As noted above, most states require the intent to place a reasonable person in fear for his or her safety – a highly contested issue surrounding modern day cyberstalking laws and legislation.

Cyberstalking (and stalking) is referred to as a “wobbler” offense, meaning prosecutors ultimately are vested with sole discretion whether to charge a perpetrator with either a misdemeanor or felony.

Additionally, Section 1708.7 of the California Civil Code provides the legal framework for individuals suing cyberstalkers and the damages available (general, special, and punitive).

 

Illinois Online Harassment Laws

Under Illinois online harassment and cyberstalking laws, “A person commits cyberstalking when he or she engages in a course of conduct using electronic communication directed at a specific person, and he or she knows or should know that would cause a reasonable person to:

  • Fear for his or her safety or the safety of a third party; or

 

  • Suffer other emotional distress.

 

720 ILCS 5/12-7.5 further expands that cyberstalking must happen on at least two separate occasions and include a threat of immediate or future bodily harm, sexual assault, confinement, or restraint.

Finally, Illinois cyberstalking laws go into a detailed explanation of what entails an electronic communication, defining it as any sign, writing, signal, image, sound, data, or intelligence that is transmitted by radio, wire, electromagnetic, photoelectric, or photo-optical system.

 

Washington State Cyberstalking Laws

Washington State has also been quite progressive with their passage of cyberstalking legislation, having passed one of the very first cyberstalking laws back in 2004. Specifically, Washington State’s cyberstalking law defines electronic communications which are made with the intent to harass, torment, intimidate, or embarrass as a person as cyberstalking if the language is overtly obscene or lewd. It must also be an action that is done repeatedly and give rise to the fear of physical violence.

Such law has created considerable controversy in the state of Washington, and had its constitutionality challenged on several occasions, ultimately culminating in a block on the law placed in February 2019 by Judge Ronald B. Leigh. He noted that the law was constructed and written to include a wide range of non-obscene and non-threatening speech.

And, while Washington does seek to proactively combat cyberbullying directly in schools through comprehensive bullying policies, the moratorium placed on the above law leaves adults somewhat in limbo when it comes to cyberstalking clarity in Washington.

Now, let’s turn to a table of the states which have criminalized cyberstalking and drafted governing legislation.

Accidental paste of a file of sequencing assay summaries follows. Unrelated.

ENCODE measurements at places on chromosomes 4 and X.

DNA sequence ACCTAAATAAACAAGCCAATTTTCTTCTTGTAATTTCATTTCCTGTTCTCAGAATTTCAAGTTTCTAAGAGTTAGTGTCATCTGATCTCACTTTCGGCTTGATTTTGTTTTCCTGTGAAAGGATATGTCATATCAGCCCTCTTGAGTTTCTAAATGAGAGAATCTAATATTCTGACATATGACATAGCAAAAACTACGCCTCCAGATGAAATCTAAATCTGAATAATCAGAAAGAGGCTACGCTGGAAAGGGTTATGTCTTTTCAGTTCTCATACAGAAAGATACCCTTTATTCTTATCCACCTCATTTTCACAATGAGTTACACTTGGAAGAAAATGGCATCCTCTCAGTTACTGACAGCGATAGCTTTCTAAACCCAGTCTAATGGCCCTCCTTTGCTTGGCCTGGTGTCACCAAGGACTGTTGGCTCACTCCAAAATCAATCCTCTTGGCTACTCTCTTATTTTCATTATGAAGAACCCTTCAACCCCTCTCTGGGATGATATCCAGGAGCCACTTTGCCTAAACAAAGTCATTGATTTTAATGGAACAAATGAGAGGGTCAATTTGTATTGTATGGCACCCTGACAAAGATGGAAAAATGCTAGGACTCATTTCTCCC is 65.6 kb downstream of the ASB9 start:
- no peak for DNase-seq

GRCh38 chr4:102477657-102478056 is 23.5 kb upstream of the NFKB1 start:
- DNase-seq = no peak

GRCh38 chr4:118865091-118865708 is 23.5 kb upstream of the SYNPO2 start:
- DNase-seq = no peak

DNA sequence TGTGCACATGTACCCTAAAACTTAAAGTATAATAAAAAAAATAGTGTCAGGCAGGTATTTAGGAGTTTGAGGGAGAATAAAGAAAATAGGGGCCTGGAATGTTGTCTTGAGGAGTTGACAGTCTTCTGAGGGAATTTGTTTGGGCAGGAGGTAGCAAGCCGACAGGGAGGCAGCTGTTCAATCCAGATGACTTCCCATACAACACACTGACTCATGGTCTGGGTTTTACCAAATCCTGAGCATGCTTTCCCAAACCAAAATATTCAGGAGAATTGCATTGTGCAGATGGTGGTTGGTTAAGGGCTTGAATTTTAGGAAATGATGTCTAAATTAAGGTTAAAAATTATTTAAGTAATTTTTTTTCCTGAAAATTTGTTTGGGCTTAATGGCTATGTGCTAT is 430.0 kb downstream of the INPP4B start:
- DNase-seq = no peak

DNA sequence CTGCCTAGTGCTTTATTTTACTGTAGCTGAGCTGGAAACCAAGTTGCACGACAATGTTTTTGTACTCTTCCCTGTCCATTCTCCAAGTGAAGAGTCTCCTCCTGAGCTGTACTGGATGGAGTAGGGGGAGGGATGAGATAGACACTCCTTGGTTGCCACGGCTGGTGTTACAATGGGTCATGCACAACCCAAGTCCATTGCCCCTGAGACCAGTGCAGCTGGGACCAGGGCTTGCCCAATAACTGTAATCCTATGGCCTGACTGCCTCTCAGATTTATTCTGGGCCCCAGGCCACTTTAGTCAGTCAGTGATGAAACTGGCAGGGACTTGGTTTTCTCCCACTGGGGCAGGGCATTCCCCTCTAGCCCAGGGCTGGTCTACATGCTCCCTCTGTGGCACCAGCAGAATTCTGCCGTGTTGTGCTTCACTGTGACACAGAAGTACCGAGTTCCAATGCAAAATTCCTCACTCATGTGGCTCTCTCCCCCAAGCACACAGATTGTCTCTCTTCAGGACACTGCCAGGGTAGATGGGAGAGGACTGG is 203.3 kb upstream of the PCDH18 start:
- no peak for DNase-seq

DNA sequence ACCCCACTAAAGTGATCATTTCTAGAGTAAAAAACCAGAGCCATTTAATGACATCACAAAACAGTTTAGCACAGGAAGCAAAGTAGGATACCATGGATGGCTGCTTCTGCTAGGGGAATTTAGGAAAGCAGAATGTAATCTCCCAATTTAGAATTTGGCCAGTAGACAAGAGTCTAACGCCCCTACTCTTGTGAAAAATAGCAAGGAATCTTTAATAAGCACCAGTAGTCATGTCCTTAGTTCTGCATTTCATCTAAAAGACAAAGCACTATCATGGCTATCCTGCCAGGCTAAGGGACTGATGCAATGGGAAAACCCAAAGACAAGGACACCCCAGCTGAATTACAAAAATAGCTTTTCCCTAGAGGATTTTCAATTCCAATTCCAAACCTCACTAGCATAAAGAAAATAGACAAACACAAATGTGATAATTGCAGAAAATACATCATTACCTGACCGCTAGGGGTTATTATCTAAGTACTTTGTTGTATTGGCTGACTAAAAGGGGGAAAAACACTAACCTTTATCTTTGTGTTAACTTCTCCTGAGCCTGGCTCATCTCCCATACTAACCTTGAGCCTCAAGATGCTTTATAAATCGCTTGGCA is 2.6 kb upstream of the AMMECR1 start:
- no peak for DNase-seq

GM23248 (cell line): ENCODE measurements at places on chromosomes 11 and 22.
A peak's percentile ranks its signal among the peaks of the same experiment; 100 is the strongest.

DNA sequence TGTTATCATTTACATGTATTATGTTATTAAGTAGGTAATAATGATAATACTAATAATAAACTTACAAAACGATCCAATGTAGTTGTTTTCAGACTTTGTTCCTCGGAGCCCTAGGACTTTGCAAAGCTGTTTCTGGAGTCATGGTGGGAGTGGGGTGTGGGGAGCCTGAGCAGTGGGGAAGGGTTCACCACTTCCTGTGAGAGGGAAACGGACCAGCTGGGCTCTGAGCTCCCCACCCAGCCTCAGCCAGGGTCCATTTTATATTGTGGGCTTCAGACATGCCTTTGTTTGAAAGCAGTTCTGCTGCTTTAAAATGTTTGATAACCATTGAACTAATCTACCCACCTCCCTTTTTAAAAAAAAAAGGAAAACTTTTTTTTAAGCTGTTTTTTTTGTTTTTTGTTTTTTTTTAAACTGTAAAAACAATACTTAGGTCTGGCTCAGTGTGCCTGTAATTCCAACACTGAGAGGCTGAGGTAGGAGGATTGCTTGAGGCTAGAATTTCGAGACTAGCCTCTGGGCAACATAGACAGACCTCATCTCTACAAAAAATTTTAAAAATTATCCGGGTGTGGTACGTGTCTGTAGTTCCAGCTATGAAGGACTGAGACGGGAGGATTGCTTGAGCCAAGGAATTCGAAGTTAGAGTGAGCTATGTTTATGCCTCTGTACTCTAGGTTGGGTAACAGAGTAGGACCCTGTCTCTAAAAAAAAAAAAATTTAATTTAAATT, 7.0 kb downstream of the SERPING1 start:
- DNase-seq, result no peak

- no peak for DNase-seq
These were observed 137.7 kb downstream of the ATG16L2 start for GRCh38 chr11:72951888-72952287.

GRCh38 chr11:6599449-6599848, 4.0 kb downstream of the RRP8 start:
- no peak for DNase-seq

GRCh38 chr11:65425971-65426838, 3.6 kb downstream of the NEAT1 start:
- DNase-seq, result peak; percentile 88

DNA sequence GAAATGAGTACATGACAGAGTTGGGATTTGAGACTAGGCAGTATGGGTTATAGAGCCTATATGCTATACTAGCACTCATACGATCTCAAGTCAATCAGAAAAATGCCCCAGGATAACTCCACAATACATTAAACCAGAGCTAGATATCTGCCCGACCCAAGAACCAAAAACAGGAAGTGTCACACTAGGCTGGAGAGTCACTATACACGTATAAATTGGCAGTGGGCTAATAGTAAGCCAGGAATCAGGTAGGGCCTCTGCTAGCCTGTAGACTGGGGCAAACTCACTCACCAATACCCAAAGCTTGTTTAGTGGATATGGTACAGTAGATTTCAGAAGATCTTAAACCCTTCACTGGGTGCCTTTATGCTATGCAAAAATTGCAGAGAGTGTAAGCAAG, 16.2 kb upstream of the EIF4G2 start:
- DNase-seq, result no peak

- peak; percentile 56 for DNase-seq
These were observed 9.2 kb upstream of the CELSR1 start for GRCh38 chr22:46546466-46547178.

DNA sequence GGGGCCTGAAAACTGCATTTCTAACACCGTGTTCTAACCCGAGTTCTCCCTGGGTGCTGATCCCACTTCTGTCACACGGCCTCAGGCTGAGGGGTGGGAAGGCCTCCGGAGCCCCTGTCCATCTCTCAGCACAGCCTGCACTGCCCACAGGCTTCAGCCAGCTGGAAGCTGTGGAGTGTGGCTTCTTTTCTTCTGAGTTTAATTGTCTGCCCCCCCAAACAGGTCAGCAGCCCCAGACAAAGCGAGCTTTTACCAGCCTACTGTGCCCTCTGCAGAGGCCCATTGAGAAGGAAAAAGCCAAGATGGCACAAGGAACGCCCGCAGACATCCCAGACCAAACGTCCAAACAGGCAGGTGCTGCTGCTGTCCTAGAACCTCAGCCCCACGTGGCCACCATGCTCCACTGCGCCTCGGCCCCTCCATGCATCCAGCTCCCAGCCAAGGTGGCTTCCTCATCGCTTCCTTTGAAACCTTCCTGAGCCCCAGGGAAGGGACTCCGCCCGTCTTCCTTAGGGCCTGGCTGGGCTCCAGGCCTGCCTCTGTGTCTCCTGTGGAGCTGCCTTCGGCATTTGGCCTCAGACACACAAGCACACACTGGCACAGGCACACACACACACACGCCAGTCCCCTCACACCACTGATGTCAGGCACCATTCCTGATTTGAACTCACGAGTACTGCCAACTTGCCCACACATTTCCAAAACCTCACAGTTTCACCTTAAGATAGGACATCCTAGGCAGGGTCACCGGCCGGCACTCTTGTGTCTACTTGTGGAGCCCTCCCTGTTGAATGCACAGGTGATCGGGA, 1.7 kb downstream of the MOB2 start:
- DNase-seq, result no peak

Edit
U.S. States with Cyberstalking Laws Scope of Cyberstalking Laws
Alabama, Arizona, Connecticut, Hawaii, Illinois, New Hampshire, New York. All seven states have drafted legislation prohibiting harassing computer, e-mail, and electronic communications.
Alaska, Florida, Oklahoma, Wyoming, California. All five states have provided for electronically communicated statements as a means of stalking in their anti-stalking legislation and laws.
Florida Signed into effect HB479 (2003) to ban cyberstalking.
Texas Implemented the Stalking by Electronic Communications Act of 2001, which criminalizes the electronic communication of harassment, annoyances, alarms, abuse, tormenting, and embarrassment of others if it is obscene, threatening, conveys imminent harm, and consistent.
Missouri After a horrific suicide in 2006, Missouri revised its harassment laws to include cyberstalking and harassment by electronic communications.

Internet Harassment Tip: In most cases of adult cyberharassment, the first steps victims generally take are filing a report with their local police. However, we strongly recommend reaching out to an experienced Internet attorney to assist with the process, as Internet and cyberbullying laws in the United States can be extremely complex, vague, and nuanced.

Let’s turn to several fundamental issues in need of reform in today’s cyberstalking legal landscape.

 

Fundamental Issues With Today’s Cyberstalking & Cyberbullying Laws

One of the most glaring issues with today’s established cyberstalking and online harassment laws is the accounting of both children and adults as cyberstalking victims. Several states fail to codify both classes. Furthermore, there’s a general consensus that most online stalking laws fail to take into account the seriousness of behaviors which are a precursor to stalking, such as annoyances and menacing behavior. Connecticut has revised its cyberbullying laws to impose a stricter onus on schools and educational institutions to intervene at the very first sign of bullying and online bullying.

Due to the lack of comprehensive framework governing internet stalking, it’s not unheard of to see cyberstalkers and perpetrators prosecuted under alternative legal avenues, such as via invasion of privacy laws and computer crime legislation.

Additionally, both state and federal cyberstalking laws have been notoriously reactive, rather than proactive – an approach which has ultimately cost countless persons their lives.

Most present day laws require an imminent threat to one’s self or family.

It has also yet to be fully ironed out how identifying anonymous online perpetrators and cyberstalkers/online harassers can be properly balanced with basic civil liberties and Constitutional rights – such as freedom of speech. Do understand that true and actual threats are not protected speech in the United States.